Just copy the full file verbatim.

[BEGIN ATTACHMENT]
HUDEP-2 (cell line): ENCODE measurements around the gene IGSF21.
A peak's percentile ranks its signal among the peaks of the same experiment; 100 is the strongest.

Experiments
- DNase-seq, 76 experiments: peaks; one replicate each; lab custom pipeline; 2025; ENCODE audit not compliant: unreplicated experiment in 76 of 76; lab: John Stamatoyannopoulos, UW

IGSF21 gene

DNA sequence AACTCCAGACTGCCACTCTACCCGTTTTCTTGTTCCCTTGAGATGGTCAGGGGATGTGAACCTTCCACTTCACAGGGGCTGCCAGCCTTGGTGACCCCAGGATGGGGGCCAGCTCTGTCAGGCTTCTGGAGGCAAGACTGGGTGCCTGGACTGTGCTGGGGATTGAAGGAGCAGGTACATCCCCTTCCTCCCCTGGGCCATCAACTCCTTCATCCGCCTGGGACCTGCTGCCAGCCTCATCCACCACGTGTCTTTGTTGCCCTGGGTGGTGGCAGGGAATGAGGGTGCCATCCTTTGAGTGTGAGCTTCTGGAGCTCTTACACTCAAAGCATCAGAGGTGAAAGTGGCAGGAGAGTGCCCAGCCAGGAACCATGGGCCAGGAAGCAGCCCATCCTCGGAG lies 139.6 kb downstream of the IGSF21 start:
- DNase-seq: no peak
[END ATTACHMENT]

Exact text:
HUDEP-2 (cell line): ENCODE measurements around the gene IGSF21.
A peak's percentile ranks its signal among the peaks of the same experiment; 100 is the strongest.

Experiments
- DNase-seq, 76 experiments: peaks; one replicate each; lab custom pipeline; 2025; ENCODE audit not compliant: unreplicated experiment in 76 of 76; lab: John Stamatoyannopoulos, UW

IGSF21 gene

DNA sequence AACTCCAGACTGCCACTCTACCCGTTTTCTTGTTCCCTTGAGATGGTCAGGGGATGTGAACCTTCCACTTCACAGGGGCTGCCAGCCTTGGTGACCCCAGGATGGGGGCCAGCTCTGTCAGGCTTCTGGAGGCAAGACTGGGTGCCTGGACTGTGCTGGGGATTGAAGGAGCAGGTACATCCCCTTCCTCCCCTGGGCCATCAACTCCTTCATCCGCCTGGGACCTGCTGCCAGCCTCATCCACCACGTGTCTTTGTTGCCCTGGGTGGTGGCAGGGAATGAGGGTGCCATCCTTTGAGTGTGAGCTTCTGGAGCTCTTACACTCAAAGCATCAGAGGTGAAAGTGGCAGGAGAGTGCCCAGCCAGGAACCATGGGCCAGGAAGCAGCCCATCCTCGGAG lies 139.6 kb downstream of the IGSF21 start:
- DNase-seq: no peak